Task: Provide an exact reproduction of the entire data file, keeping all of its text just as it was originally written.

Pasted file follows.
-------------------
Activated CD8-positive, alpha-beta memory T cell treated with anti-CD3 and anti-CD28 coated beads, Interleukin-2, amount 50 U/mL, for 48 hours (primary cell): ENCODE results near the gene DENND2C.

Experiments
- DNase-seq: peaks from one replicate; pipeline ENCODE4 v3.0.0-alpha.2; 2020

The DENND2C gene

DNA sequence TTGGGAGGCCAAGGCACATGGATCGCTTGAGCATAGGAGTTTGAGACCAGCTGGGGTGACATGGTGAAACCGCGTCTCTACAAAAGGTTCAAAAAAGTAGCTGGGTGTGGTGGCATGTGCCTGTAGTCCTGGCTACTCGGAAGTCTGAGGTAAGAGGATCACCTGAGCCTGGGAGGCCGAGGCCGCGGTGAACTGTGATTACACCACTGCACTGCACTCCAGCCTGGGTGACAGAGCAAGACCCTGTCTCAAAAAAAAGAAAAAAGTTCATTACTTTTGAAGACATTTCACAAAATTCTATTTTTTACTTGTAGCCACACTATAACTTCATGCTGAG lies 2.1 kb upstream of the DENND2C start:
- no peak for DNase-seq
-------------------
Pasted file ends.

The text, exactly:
Activated CD8-positive, alpha-beta memory T cell treated with anti-CD3 and anti-CD28 coated beads, Interleukin-2, amount 50 U/mL, for 48 hours (primary cell): ENCODE results near the gene DENND2C.

Experiments
- DNase-seq: peaks from one replicate; pipeline ENCODE4 v3.0.0-alpha.2; 2020

The DENND2C gene

DNA sequence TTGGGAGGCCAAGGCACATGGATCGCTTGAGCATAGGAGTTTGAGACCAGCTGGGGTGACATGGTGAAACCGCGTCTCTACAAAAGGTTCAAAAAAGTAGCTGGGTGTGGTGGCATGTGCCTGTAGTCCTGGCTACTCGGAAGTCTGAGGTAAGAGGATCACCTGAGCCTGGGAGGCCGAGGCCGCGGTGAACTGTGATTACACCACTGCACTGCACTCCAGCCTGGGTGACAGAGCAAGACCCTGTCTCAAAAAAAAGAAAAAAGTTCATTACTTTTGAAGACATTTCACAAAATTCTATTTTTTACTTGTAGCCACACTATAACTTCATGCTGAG lies 2.1 kb upstream of the DENND2C start:
- no peak for DNase-seq